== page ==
I was trying to address some such situation with a comment I made prior to the potluck-rehearsal. The potluck-rehearsal is something I instituted to boost comfort levels for people who need to stand in close proximity to other human beings doing something as intimate as singing together. We’re not a uniform choir. We are an Aquarian Choir. We are individuals who retain our eccentricities, oddities, aloofness –whatever it is we bring within our personalities—while we sing in four-part harmony. It’s important to the mise en scène that we look like we can stand each other.
I said, “If there’s someone in the Chorale who annoys you, you might use the potluck to get better acquainted with him or her. Sometimes that helps reduce. . .”
I was drowned out by the explosion of laughter. So I did what I often do when I’m too much in earnest. I started re-explain myself and ended up saying exactly the same thing which resulted in another assault of laughter while a few people –tenors, I think– began acting out the parts of Annoyed and Annoying Person.
Nicki (soprano and also a teacher) mouthed to me, “Leave it alone. You’re done!”
“OK, fine,” I grinned but I hate it when I know I’m blushing. “See you at the potluck.”
At the potluck, Terry (alto) sat down next to Chris (tenor) and said, “I’m supposed to sit next to an annoying person and Hal isn’t here.”
I think for the most part, we all tend to get along.
The Northwest Folk Life Festival, Memorial Day, 2013. I always wish I could be dropped right into our singing venue because I hate the parking, the crowds, the noise, and this year, the rain and the humidity. But once we were assembled at the Center House Theater with a luxurious half-an-hour to do a sound check because the group before us had cancelled; and once I had ascertained that the piano was not an upright, but a console, I was relaxed and happy.
And then I got The Rush. The first time The OK Chorale sang at Folk Life, we were on the Intiman stage and that was a complete thrill. But I think this year was the best we have ever sung. The theater was packed and the audience was appreciative. They yelled for an encore. If I hadn’t been so high, I would have thought to repeat what was arguably our best: “Hold Me, Rock Me” by Brian Tate.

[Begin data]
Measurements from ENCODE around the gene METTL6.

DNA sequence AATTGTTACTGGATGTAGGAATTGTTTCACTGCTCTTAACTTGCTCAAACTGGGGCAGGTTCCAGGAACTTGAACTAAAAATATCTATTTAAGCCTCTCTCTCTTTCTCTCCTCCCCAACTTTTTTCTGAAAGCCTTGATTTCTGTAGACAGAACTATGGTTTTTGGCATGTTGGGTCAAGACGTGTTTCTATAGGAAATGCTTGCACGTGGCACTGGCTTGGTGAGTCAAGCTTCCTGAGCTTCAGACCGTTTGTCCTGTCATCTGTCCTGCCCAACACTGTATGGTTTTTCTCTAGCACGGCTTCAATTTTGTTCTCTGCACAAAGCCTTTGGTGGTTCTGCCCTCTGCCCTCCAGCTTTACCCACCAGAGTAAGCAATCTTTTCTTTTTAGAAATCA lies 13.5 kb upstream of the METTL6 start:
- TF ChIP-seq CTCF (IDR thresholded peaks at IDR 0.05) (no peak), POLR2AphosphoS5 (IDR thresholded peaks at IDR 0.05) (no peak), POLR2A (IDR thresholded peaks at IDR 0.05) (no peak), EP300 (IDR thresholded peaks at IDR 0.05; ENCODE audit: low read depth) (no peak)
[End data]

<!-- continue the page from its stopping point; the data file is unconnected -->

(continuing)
Instead, it was over. The next day, Tuesday, Susan (soprano) sent a video her husband had taken from his phone. It brought back the energy and joy of “Hold Me, Rock Me” and I maintained my high all day.
On Wednesday, I got an e-mail about the Sungold tomato plants I was expecting from an organic farm owned by friends of a friend. I had asked the farmer last May if I could buy a couple of Sungolds from her this year. I reminded her in January and again in April. In the e-mail on Wednesday she sent her profuse apologies: she had forgotten all about my tomatoes and the plants were gone.
I burst into tears. I was unreasonably depressed, crying intermittently all morning. I wanted those tomatoes. I hadn’t been able to find them last year and they were the only tomatoes I liked. Nothing else would do. How many times should I have reminded her? Once a month? What was I going to do now?
Around noon, I thought, “I don’t think this is about the tomatoes. This is the down after the high. Oh yeah. That.”
I live eight blocks from Swanson’s Nursery. One phone call ascertained they had organic Sungold tomatoes and on sale. I was over there before they closed. I’m taking them outside right now. Those tomatoes and I are both going to be case-hardened by the end of the week, and ripe for summer.
You can hear “Hold me, Rock Me” here. (Just scroll down an inch or two once you get to the link.) Our best counter, the Human Metronome, is the woman marching in place on the far right. Thank you, Heather (alto)!